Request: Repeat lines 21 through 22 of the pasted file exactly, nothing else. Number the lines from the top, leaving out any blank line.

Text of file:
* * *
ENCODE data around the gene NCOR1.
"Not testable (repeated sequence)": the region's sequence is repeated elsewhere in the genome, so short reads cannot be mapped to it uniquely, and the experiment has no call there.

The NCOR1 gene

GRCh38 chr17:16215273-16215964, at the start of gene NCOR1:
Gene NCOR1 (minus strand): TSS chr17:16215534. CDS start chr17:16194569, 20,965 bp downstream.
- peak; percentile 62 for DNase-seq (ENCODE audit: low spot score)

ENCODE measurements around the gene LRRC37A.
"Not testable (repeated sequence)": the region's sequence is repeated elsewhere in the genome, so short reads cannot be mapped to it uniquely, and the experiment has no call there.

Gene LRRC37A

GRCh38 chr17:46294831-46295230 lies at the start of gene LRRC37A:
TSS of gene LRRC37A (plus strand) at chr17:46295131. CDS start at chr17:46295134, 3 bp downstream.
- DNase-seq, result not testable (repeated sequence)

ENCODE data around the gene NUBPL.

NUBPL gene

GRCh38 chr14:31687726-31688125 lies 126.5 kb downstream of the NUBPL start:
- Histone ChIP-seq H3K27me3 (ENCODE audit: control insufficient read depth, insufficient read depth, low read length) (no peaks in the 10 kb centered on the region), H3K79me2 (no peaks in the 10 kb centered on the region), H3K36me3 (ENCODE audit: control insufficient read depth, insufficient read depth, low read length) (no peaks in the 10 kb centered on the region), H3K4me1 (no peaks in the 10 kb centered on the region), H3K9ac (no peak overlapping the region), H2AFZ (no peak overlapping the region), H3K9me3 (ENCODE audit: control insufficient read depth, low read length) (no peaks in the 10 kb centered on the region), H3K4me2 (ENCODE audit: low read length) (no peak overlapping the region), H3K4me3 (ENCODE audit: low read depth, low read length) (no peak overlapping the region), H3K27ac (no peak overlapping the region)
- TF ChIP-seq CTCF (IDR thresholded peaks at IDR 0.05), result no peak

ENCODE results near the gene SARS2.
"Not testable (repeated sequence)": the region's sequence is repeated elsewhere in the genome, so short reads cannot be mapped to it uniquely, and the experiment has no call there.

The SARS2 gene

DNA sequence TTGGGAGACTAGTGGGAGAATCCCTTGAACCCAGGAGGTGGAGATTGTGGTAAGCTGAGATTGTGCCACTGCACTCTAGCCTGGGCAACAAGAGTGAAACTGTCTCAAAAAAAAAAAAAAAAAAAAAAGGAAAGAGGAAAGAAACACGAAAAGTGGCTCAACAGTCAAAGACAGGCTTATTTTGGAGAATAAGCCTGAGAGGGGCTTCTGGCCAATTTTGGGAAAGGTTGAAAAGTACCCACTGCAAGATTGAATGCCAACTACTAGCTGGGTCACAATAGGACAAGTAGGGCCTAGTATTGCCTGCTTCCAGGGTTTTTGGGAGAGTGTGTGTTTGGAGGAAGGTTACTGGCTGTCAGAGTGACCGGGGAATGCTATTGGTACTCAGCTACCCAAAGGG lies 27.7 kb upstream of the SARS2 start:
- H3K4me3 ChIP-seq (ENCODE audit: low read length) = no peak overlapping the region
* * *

DNA sequence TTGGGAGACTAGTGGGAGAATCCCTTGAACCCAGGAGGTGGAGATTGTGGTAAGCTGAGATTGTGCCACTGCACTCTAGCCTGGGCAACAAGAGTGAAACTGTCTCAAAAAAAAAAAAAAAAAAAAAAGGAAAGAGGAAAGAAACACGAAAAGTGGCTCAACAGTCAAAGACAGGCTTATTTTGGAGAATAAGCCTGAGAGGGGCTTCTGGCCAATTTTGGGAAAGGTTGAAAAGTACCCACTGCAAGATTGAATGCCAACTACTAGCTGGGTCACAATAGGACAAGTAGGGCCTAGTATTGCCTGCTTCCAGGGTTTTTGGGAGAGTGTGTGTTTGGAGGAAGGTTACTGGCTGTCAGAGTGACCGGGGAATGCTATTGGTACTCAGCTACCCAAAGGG lies 27.7 kb upstream of the SARS2 start:
- H3K4me3 ChIP-seq (ENCODE audit: low read length) = no peak overlapping the region